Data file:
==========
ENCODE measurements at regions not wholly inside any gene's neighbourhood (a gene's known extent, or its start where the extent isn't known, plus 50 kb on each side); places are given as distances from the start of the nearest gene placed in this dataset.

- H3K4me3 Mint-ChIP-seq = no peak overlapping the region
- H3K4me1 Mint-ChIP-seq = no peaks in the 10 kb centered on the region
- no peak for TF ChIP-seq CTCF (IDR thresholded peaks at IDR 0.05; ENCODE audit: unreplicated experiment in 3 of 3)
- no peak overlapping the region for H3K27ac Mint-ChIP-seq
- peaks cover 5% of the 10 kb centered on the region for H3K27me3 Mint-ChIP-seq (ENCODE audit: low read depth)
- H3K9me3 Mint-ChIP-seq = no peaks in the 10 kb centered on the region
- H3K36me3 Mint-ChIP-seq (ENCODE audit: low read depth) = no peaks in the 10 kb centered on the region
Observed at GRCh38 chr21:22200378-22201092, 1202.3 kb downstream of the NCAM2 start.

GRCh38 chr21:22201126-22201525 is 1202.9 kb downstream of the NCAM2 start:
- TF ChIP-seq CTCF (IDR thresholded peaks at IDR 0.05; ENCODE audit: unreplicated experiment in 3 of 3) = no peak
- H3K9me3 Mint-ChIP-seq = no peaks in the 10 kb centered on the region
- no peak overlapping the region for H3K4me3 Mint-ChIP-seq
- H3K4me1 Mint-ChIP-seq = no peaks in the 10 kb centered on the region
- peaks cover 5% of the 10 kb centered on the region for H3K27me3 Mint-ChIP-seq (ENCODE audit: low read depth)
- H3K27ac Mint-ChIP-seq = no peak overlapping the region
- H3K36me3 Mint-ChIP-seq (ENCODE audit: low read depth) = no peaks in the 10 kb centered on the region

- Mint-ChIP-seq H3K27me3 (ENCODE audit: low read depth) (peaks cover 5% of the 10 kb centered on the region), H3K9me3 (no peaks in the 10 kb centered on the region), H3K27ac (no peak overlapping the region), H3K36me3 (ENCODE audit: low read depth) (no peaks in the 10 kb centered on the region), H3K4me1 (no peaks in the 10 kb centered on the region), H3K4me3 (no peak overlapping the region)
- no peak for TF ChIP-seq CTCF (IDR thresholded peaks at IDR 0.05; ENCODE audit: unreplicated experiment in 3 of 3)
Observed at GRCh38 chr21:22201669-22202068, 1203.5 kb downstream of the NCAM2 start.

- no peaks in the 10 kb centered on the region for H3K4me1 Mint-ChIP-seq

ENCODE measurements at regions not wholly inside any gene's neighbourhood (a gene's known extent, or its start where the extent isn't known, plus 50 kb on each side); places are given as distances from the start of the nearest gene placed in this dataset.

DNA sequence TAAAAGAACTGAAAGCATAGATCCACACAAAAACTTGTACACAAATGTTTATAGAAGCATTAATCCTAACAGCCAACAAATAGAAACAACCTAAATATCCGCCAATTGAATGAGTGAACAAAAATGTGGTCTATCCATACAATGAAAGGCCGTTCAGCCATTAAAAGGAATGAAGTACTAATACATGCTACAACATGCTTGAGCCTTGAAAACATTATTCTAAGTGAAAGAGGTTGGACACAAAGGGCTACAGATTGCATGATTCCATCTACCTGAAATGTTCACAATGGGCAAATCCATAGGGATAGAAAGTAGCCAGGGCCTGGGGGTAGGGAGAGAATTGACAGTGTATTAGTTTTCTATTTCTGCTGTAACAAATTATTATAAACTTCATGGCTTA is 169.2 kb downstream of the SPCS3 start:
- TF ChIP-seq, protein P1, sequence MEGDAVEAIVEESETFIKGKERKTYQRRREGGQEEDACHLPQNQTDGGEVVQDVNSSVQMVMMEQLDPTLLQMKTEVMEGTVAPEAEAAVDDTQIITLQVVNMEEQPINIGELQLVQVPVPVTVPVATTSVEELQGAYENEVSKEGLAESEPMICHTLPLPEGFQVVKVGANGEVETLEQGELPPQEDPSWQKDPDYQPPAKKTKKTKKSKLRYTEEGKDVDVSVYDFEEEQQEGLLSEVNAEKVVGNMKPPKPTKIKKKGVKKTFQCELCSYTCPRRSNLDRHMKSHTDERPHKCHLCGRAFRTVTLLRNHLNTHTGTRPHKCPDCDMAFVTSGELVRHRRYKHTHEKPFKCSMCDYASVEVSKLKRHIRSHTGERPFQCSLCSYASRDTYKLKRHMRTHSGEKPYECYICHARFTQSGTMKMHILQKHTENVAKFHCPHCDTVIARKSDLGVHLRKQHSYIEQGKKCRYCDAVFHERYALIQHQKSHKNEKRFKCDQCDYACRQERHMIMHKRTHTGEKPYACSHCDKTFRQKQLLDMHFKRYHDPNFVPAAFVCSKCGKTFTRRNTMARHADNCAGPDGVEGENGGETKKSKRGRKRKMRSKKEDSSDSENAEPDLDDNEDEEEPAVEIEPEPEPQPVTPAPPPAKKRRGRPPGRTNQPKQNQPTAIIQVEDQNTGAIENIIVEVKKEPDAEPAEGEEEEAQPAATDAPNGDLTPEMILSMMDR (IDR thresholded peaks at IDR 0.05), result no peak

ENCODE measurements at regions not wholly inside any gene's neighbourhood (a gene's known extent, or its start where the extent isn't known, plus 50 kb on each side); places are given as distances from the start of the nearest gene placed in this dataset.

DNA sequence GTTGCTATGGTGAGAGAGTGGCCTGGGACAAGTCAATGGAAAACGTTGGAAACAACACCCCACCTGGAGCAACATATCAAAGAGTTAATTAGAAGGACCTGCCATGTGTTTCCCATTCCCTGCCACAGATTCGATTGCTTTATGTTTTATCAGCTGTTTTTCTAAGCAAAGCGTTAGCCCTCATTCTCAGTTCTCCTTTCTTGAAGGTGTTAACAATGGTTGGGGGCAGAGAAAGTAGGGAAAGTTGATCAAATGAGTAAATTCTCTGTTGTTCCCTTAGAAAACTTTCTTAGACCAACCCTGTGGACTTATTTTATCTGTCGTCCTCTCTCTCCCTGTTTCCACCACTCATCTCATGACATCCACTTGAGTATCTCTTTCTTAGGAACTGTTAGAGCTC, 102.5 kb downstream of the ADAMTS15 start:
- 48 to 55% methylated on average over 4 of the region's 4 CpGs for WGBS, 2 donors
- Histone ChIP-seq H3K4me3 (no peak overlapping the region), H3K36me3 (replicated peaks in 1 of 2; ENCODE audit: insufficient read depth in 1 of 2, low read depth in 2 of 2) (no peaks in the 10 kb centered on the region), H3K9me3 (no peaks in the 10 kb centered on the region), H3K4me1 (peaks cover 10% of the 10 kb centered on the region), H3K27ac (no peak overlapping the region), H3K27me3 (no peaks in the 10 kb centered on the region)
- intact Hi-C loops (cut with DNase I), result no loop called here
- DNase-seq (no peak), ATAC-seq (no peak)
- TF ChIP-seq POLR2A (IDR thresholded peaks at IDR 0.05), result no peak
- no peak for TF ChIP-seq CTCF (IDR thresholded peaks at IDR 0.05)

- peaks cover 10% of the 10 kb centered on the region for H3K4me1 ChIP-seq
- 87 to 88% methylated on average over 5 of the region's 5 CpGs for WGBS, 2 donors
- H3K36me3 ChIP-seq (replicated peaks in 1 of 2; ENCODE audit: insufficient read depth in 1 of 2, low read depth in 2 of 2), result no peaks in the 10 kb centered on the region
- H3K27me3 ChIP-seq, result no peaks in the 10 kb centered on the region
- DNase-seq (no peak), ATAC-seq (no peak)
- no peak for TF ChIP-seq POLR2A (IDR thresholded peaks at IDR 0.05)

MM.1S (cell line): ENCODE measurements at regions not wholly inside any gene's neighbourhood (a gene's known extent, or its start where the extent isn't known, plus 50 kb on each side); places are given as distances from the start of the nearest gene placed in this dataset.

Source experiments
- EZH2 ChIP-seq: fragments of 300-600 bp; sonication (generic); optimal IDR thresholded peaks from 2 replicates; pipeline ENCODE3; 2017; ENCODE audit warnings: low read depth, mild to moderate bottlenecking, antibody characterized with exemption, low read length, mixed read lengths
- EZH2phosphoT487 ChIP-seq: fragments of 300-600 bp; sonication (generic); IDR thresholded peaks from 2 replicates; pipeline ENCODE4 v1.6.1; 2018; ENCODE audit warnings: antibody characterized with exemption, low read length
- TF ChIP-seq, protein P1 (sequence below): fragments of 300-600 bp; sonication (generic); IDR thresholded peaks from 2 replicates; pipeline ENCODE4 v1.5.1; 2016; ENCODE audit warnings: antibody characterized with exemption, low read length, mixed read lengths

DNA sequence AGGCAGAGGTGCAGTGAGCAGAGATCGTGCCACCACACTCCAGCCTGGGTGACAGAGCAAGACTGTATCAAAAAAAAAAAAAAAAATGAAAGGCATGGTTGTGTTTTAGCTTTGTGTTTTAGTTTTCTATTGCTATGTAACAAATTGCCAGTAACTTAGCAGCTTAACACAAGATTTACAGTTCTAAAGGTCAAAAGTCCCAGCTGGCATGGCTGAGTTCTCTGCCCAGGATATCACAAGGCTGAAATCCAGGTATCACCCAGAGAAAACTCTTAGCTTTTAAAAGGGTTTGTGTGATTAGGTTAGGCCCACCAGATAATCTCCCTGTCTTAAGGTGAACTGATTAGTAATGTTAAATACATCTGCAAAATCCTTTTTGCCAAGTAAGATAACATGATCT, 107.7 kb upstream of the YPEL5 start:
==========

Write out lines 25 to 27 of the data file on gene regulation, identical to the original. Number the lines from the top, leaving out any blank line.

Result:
ENCODE measurements at regions not wholly inside any gene's neighbourhood (a gene's known extent, or its start where the extent isn't known, plus 50 kb on each side); places are given as distances from the start of the nearest gene placed in this dataset.

DNA sequence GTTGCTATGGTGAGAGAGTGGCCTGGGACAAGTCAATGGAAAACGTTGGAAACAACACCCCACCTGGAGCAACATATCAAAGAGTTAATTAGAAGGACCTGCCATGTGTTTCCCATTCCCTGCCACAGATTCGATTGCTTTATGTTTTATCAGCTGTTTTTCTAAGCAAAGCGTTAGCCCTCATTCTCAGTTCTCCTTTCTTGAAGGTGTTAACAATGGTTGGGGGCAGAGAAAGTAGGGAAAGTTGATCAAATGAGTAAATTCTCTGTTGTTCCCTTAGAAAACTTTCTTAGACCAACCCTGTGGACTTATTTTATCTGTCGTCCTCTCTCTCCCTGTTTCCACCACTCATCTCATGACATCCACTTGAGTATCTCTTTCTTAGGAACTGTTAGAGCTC, 102.5 kb downstream of the ADAMTS15 start:
- 48 to 55% methylated on average over 4 of the region's 4 CpGs for WGBS, 2 donors